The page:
Mmm. I think Act 2 has the worse aspects of this. Both the Divinity: OS games’ ‘sandbox’ elements appears to have three choices: 1) find the quest / area that’s at your level and do that, 2) attempt to go somewhere else too early and die horribly, or 3) very rarely, miss out on a quest and find it later, only to then be a little insulted by how easy it is now you’re overlevelled.

          I’m currently at the Blackpits which has to be the worst example of this. The final boss(es) there are just a level or two higher than the rest of the area – and as a result it’s actually more fun / less stressful to get to the last room then turn around and leave, coming back to finish the quest when you’ve gained a level.

          Sorry, Fane, I want to complete your character quest too, it’s just that I’ve been TPK’d by those goddamned lightning dogs 4 times now and it’s REALLY annoying.

  7. MelTorefas says:

    Interesting. I played the game when it was fairly new, and I found Irenicus so boring and obnoxious that I literally could not engage with the story. Every single thing he said or did struck me as completely cliched, generic, and so long-winded I was inevitably rolling my eyes or eventually outright skipping ahead through his dialogue. I didn’t end up beating the game until after Throne of Bhaal came out, which looked more interesting to me. I had to force myself through the main story and abused the Infinity Engine Editor to change my race, class, character graphics, and abilities many times to keep enjoying it. Once I got to Throne of Bhaal I liked it a lot more and finished the game feeling overall fairly positive, but I don’t think I could ever play through the game’s main storyline again.

    …All of which is to say I really like this series you are doing, thank you for writing it, and screw Irenicus. XD

    1. Mattias42 says:

      Seconded. Really didn’t care much for Irenicus myself either. He’s got some brilliant voice work, but other then that, he’s pretty dang dull.

      Oh~, a brooding mad person using the darkest arts for frankly stupid and petty personal reasons. We’ve never seen that in high fantasy before, even back in the day. /sarcasm.

      Think its how smug he is that really grinds my gears. That, and how you’re not allowed to best him in any way, shape or form until the game says he’s allowed to lose. Not for you to win, oh no, but for it’s precious Villain Sue to lose with maximum drama attached. There’s a small but important difference in that that effects how the entire story feels to experience, and I found it infuriating even my first time through the game.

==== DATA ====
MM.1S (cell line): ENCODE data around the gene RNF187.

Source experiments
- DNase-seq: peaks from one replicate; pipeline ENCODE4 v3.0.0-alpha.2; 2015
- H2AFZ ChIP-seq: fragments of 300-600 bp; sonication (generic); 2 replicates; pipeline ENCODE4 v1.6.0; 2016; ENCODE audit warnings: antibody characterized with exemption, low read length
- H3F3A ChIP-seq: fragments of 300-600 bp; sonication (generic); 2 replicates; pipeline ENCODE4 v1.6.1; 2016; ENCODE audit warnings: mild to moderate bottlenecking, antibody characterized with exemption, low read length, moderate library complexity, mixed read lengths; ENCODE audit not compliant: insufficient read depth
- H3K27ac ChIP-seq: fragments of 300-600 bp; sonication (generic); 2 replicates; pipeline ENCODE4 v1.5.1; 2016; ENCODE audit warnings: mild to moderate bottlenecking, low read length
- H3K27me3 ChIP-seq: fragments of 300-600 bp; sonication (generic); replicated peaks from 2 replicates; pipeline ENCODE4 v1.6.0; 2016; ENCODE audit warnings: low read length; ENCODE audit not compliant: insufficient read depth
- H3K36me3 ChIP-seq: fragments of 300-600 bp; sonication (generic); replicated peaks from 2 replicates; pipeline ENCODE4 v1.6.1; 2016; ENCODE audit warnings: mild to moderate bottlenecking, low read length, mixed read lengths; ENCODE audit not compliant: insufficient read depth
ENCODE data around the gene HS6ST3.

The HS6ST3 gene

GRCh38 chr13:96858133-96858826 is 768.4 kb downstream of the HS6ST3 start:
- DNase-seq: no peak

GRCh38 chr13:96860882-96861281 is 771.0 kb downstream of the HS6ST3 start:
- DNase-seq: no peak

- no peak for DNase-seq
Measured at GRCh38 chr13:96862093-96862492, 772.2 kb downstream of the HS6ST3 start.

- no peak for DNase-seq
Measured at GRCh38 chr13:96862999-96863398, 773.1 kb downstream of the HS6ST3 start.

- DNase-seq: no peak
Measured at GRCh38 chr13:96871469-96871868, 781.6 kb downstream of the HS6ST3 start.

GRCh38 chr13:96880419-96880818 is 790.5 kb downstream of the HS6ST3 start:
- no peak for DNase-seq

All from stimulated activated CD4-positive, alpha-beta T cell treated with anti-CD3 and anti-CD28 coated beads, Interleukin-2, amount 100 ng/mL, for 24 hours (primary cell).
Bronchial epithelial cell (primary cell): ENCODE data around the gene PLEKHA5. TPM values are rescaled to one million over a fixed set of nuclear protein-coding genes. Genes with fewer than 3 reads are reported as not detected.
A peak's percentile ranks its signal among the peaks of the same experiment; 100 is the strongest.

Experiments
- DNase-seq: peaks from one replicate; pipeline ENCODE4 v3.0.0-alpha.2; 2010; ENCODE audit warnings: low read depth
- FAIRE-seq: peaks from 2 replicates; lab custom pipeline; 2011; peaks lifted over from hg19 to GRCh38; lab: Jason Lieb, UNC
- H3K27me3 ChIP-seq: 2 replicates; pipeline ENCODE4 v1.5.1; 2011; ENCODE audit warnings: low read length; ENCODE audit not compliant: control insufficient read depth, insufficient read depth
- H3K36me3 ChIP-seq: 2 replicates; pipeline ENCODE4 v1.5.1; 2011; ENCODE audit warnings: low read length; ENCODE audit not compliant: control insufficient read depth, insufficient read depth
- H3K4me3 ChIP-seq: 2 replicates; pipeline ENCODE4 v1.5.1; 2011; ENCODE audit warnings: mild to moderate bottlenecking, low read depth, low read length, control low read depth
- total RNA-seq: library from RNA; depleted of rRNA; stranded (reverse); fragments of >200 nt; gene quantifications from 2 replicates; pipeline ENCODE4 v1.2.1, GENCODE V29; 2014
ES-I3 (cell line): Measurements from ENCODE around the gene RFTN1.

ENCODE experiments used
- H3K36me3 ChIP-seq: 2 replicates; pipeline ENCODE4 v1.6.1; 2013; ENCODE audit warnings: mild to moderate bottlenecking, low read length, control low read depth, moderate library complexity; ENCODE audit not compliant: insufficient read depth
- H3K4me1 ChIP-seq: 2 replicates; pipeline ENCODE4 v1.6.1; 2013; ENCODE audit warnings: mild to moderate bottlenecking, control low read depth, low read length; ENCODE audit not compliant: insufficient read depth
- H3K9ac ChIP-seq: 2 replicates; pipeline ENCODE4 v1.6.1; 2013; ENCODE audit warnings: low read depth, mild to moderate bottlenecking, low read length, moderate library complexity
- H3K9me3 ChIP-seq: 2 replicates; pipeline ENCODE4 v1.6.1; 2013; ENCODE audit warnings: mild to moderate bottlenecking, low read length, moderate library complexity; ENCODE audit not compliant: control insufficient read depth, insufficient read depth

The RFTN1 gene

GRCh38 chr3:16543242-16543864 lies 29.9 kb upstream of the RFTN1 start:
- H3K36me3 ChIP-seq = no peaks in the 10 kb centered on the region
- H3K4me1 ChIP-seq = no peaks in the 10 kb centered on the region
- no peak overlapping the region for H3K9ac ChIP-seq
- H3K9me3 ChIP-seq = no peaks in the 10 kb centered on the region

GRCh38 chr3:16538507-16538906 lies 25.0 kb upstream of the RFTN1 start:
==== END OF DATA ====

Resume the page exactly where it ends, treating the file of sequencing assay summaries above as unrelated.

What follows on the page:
Like, my character didn’t matter. This was the Irenicus show, if that makes sense. .

      Still, getting dangerously close to spoilers, so I’ll stop for now.

      1. lurkey says:

        Thirded. Also to add — not only you are not not allowed to best him until script say so, you cannot even sass him, just be in helpless awe at every next iteration of his ~*ingenious*~ plan. He’s just like Kai Leng, up to the goofy outfit. >:-D

        1. Gethsemani says:

          You all have a right to your opinion, but I think it is a bit unfair to compare Irenicus to Kai Leng, mostly because Kai Leng is a children’s anime character in a serious space opera, but also because Irenicus earns his superiority by outwitting CHARNAME as opposed to Kai Leng always being a punk in gameplay but gaining cutscene superpowers to the max because the Writer loves Kai Leng.

          When exactly is CHARNAME supposed to be able to beat Irenicus prior to meeting the Elves after leaving the Underdark? During his appearance in Waukeen’s promenade he surrenders to the Cowled Wizards and there’s nothing to indicate that he’ll be able to escape the inescapable Spellhold (even less that he’ll take it over and set a trap to steal your soul). But he does take it over and sets a trap, from which CHARNAME can’t escape. He then leaves CHARNAME humiliated in the hands of his sister, where CHARNAME would have died had they not turned into the Slayer. It is after that, when Irenicus at first believes you dead and later doesn’t have a plan to stop you that CHARNAME can get their vengeance (and gets it in a pretty supreme fashion by tearing down all of Irenicus works, revels in his old shame and kills him both physically and spiritually).

          Irenicus is smug because he’s a centuries old wizard who has worked for most of his life to get his soul back. When he gets that chance, it is by using his immense cunning to steal CHARNAME’s and the first half of the game is CHARNAME literally playing into Irenicus’ gambit of getting captured, then overtaking Spellhold and waiting for CHARNAME to bumble in, unaware of the soulstealing that’s about to commence. It stands to reason that Level 11-ish CHARNAME can’t beat Level 20-something Irenicus, especially not when Irenicus has centuries worth of experience and preparation to pull upon. And unlike Kai Leng, Irenicus is actually really hard to take down in gameplay, especially if you aren’t endgame leveled with endgame gear.